Mayors group must show reform
Apr 12, 2012 | 803 views | 0 0 comments | 19 19 recommendations | email to a friend | print
Collaboration among city leaders can be a good thing, but a Mayors Working Group consisting of the county’s nine mayors will need to change its ways if it wants to be of service to its constituents.

Receipts requested by the Patterson Irrigator during the past couple of weeks indicate that the city of Patterson has spent nearly $2,400 during the past seven years on mayors group gatherings.

Looking over those receipts, it’s clear what the mayors have gotten out of these meetings. They’ve dined at some of the county’s top restaurants, such as Dewz in Modesto and Diablo Grande and Damasco Fine Food & Spirits in Patterson and received pricey gift baskets from Stewart & Jasper among other places. All of these perks were delivered on the taxpayers’ dime.

What’s not clear is what the taxpayers have gotten in return. How have these expenses benefited individual constituents that these mayors represent?

There’s also a need for public disclosure. Patterson Mayor Luis Molina has argued this is not a decision-making group, and did not need to have all of its meetings open to the public.

But up until Riverbank Mayor Virginia Madueño, Oakdale Mayor Pat Paul and Modesto Mayor Garrad Marsh recently removed themselves from Stanislaus County Council of Governments’ policy board, members had the power to collaboratively implement policy.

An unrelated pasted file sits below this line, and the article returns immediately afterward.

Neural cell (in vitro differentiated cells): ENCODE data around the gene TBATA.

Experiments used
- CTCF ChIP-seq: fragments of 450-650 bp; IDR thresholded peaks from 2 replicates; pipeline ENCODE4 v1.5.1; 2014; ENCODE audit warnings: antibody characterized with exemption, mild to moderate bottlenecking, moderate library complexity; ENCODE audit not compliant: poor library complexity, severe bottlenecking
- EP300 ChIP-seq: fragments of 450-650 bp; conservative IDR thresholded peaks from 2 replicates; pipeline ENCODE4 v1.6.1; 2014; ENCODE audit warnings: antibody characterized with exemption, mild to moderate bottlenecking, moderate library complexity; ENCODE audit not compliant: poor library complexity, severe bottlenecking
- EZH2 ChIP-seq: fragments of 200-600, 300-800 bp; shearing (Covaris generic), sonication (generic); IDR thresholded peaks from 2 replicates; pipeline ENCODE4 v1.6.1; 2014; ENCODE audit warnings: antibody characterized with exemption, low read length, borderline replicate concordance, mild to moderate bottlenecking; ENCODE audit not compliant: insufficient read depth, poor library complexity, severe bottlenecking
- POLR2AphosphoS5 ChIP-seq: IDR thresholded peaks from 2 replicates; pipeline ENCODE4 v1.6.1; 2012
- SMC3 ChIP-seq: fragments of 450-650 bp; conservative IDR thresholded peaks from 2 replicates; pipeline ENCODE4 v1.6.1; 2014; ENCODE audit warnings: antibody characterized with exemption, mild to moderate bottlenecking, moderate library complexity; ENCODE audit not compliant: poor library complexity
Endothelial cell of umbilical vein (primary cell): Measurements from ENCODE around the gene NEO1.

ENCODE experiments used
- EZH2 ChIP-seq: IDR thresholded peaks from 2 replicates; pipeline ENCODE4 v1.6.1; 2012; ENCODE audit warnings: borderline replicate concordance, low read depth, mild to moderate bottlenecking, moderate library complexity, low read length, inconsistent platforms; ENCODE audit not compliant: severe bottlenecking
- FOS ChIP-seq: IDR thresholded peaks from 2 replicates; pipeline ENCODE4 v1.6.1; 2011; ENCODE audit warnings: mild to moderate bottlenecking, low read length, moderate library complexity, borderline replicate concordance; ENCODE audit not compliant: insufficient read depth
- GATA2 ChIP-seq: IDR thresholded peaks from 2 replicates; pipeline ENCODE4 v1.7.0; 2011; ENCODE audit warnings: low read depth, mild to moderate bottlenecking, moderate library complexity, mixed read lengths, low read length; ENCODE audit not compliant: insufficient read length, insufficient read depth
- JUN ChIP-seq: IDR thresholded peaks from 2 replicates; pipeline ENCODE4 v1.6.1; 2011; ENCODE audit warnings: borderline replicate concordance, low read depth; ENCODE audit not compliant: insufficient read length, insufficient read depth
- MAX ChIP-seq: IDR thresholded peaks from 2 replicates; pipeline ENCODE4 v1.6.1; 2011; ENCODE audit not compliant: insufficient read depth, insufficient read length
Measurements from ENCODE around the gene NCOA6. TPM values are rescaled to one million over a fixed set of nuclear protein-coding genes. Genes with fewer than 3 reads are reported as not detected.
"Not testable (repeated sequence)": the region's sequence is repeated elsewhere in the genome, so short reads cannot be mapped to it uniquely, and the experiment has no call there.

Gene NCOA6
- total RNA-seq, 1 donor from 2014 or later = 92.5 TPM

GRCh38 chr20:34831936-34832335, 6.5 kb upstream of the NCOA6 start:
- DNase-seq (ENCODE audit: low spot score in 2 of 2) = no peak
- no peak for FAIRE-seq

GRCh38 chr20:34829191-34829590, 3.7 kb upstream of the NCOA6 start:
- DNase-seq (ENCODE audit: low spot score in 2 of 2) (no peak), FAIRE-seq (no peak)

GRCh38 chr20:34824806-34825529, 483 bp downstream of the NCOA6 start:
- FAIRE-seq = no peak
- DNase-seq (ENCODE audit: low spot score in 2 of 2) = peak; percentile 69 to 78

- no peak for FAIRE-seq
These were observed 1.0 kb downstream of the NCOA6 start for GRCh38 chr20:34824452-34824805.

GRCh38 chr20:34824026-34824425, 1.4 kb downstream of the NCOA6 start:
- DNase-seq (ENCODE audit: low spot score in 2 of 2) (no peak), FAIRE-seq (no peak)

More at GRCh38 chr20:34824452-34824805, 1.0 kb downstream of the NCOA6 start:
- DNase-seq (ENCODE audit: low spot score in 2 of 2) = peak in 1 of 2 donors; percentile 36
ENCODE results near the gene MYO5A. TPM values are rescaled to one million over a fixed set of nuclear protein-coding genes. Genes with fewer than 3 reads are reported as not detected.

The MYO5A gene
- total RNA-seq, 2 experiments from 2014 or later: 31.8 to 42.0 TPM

In addition, there’s no question that an ag-preservation plan that the group is working on delves into policy-making, despite protests from members that it is not a policy-making board.

If the group is to discuss policy, it should act in the best interest of the public and make its meetings open to all with proper agendas. In addition, the group needs to spend conservatively on its get-togethers.

It’s true that in light of the city’s current $8.9 million budget, about $1,100 spent within the past year on Mayors Working Group perks may seem like a drop in the bucket. And it certainly pales in comparison to certain federal government-funded boondoggles, such as an $800,000 conference that the General Service Administration recently hosted in Las Vegas, according to Rep. Jeff Denham, R-Turlock’s office.

Nevertheless, the mayors group’s fancy dinner meetings still send the wrong signal during a time when many residents are struggling to make ends meet.

Decreased expenses and increased accessibility would allow the group to achieve its goals without hurting the constituents it aims to help.

We want our elected officials to work together. But they must do it out in the open.

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